“Moon” (John) Mullins nicknamed him “Little Beaver” but it didn’t stick for long–It made Mac too danged mad and he was awful hot-headed for his size! “Mooney” was too small to keep it up!   Mooney was from the New York area–with a Brooklyn accent.  He was the virgin of the bunch. He was the first in the platoon to be awarded the Bronze Star.  That bugger went out over the open field in broad daylight to deliver a message to a line company when the phone lines went out! The whole time he was under the possible scrutiny of a sniper!

Drinking Water

Water was running out of the banks of the ditch.  Once I saw Barrack bag Tanner scoop up some water from the main stream drain to add to his ration of dried cereal. That stuff comes in a “Ten-in-One” ration with sort of a powdered milk on the flakes. A prize. Tanner didn’t get the shits from that water but he should have. You’ll read why.
On a nice, clear day in March, Mac and I decided we’d like to explore the drainage ditch up to the line companies not far from us. I took my .45 just to test fire it. I shot up the creek to see if the pistol was in operating condition. One more sound of a shot wouldn’t be noticed. I could almost see the bullet fly out of the barrel. It has a very slow muzzle velocity and the bullet had very little range up the creek. We found a submerged 60mm mortar that probably was abandoned by the Rangers.  Then a bit further was the bridge where we always crossed in the nighttime.  A view of it in the daytime helped me to keep my bearings. A bit up from the bridge was the reason I thought Tanner might get the GI shits!!  Four dead Jerries lay partly in and out of the water!   Mac said,” Now DON’T tell the Lieutenant or he’ll make you pick them up”. I looked in the pockets of the Jerries. I took a few badges and some pictures and post cards. The following pictures are of those souvenirs I took. I would never have taken Identification. Some stories tell about taking gold teeth, but I wouldn’t do it ever. One would have to be ghoulish to do that. Some GIs became very brazen, I’ve heard but I know of none.

 

 

bucklebeltbuckle2

BELT BUCKLE   taken from dead German soldier in pictures following

With Anzio mud still intact.

germansoldiersThese snapshots were on the bodies of the above. I know it’s ghoulish and a bit

sad, but we became a little hardened to this common scenery. I wrote on the reverse side which was my only stationery. A large part of my writing was censored-bleeped out with a black marking pen or plain ink. It was forbidden to say anything which might comfort the enemy if any mail should fall in the hands of the propagandists. The following pages are from others who were killed. We carried out many but these are about the only bodies, which I was brazen enough to search for souvenirs. One of these might have had the straight edged razor I sent home there is a picture of it with my scratched notations on the sides with the actual dates. My Dad wouldn’t use the razor because he knew how I got it. German steel is of the highest quality.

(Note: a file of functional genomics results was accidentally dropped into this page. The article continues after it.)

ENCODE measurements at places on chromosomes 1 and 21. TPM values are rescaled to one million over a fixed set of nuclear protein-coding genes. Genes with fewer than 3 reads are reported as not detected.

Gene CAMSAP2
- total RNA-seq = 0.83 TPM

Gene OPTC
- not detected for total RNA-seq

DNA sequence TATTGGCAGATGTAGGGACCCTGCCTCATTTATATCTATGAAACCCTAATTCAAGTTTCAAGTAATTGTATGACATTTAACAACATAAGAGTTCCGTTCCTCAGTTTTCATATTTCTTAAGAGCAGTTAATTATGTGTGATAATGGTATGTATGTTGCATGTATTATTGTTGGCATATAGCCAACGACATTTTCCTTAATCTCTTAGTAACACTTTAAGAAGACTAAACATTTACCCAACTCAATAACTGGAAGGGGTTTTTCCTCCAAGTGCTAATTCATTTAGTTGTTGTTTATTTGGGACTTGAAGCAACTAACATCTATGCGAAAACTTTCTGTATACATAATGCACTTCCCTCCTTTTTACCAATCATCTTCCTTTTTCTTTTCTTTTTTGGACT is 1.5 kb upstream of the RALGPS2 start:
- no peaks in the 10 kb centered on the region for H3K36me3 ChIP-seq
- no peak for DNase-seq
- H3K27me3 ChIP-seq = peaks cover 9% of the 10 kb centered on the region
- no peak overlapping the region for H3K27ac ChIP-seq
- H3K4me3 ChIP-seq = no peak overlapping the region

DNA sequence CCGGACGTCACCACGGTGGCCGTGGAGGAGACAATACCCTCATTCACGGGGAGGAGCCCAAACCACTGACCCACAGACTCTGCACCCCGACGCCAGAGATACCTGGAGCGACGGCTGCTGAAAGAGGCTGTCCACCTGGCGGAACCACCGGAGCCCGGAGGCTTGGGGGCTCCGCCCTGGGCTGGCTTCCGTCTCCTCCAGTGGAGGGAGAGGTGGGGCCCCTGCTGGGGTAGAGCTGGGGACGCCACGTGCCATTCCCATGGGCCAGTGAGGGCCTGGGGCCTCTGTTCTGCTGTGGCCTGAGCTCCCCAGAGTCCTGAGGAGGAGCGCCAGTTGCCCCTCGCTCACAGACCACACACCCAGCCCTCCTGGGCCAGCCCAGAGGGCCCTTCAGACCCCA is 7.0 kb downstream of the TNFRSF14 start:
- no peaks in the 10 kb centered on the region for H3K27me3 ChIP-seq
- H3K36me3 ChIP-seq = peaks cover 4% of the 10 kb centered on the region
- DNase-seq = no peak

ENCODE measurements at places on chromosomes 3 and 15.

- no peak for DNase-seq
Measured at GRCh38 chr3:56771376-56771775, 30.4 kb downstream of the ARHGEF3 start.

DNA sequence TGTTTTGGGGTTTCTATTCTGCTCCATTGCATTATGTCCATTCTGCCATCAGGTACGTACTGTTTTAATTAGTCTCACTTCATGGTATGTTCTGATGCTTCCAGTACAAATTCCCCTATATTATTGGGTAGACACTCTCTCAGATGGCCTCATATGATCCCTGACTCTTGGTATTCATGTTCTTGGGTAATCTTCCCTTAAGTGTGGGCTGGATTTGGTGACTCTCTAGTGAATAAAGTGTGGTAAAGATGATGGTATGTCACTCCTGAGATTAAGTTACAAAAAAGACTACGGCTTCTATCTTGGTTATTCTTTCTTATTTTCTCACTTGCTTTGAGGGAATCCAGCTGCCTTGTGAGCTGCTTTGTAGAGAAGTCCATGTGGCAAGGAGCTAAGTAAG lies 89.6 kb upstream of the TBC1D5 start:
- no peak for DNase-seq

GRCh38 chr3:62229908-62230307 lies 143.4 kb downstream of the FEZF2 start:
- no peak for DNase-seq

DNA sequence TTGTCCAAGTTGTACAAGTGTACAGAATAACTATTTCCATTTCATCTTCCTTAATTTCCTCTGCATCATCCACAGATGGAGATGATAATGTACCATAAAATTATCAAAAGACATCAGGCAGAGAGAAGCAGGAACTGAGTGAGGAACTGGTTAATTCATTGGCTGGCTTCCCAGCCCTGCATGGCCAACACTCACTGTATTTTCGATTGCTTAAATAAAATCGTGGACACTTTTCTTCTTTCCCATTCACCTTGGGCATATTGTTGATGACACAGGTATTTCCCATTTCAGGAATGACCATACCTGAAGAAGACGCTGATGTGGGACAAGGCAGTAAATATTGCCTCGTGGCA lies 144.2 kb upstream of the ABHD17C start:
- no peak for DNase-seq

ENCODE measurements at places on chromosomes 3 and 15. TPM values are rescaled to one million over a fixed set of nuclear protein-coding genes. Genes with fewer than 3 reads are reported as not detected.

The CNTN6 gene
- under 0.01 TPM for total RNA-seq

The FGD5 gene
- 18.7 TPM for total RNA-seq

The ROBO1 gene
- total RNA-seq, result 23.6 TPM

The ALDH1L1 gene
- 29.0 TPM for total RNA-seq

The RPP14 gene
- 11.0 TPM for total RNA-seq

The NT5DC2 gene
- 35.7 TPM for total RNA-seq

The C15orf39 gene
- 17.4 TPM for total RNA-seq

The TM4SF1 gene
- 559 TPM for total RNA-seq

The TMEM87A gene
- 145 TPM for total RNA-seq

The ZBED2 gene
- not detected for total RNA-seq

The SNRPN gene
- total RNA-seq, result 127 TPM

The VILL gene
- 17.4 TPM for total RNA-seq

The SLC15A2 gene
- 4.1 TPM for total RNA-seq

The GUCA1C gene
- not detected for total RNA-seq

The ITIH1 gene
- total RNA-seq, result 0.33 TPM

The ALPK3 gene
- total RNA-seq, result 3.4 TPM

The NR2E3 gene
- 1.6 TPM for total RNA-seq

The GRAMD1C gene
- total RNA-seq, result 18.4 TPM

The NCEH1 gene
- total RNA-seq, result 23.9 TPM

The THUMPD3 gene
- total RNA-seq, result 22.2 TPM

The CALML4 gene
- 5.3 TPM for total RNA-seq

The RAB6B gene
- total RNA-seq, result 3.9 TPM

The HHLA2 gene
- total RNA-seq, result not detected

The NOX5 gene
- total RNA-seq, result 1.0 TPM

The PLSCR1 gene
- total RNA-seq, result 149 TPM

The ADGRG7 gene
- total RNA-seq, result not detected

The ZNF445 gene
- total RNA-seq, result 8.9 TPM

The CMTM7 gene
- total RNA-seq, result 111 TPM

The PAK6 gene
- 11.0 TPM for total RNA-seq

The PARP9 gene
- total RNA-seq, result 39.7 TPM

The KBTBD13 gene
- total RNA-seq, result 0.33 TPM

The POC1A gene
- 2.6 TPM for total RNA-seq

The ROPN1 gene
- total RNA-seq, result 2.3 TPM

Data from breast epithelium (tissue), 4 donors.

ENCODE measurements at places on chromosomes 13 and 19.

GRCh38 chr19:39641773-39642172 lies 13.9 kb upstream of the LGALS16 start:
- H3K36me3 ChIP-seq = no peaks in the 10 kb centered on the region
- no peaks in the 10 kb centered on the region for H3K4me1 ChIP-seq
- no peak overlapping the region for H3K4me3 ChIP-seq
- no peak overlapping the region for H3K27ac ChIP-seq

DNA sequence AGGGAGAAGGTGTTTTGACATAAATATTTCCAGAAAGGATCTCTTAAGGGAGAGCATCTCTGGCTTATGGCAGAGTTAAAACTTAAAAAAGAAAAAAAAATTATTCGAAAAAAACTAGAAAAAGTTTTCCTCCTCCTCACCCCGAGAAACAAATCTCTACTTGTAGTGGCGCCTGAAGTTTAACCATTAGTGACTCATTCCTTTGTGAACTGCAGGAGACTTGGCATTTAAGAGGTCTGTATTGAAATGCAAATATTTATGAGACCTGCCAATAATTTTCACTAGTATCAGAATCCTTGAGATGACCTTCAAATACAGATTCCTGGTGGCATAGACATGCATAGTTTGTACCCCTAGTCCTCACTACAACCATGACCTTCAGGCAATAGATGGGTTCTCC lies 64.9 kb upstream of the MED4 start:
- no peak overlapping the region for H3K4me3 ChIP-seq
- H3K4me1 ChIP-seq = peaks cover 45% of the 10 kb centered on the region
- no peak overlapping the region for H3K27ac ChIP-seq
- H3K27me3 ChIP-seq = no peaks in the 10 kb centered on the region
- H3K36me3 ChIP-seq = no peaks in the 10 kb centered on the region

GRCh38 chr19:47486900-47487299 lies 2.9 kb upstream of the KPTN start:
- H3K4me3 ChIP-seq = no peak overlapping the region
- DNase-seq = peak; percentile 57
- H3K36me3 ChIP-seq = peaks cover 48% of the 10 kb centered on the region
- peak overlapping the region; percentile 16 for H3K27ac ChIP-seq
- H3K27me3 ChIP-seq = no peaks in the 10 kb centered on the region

razoirrazor2

 

RAZOR

The dates show we were on Anzio now for a bit over 2 months of continuous combat. We moseyed up the drain and found a jeep over the bank. The battery and the headlamps were missing. Mac wanted them in order to have light in our dugout. Actually we were hoping to find a stray Luger.  We came back to our dugout. I was writing notes on the backs of the postcards and the lieutenant saw my LOOT. He asked where I got the postcards and pictures and I told him a white lie.
Next day, the lieutenant came to my dugout and said, “Come with me up the creek.” He had a “DOG ROBBER” by the name of BECKER.  I had to go kinda like “riding shot gun”. Now he’d see the dead Germans in the creek! When we got near the bridge the lieutenant stopped short as he spotted the dead Jerries. In a half-whisper, he said, “Look! Dead Jerries!” He tossed a glance at me. “You knew this yesterday when I asked, didn’t you?” I didn’t deny it. Then he said, “You get those cooks and a stretcher and pick ’em up!” It was just as Mac said I’d have to do if the lieutenant found the dead bodies. When I came back to my dugout, I found some pieces of wood and I dug a hole in the bank. I made a square, wooden tube and stuck it in the bank to collect trickles of water so we could be assured of having fresher water right out of the dirt. I figured it shouldn’t be contaminated, except that not far from the bank was a downed German bomber.
Speaking of bombers, a German Messerschmidt was hit on a raid over the harbor.  It came down with engines screaming and revving up as it dove to earth.  The pilot did not eject.  About a couple hundred feet from our dugout it hit the marshy land and plunged deep into the marsh–pilot and all.  The only things left on top were the wingtips and the tail. The fuselage was entirely buried.  Swallowed.  The loose, marshy soil closed in on it.  Most likely it is still in the earth. I’d like to go see what the Italian farmer of today did in that area.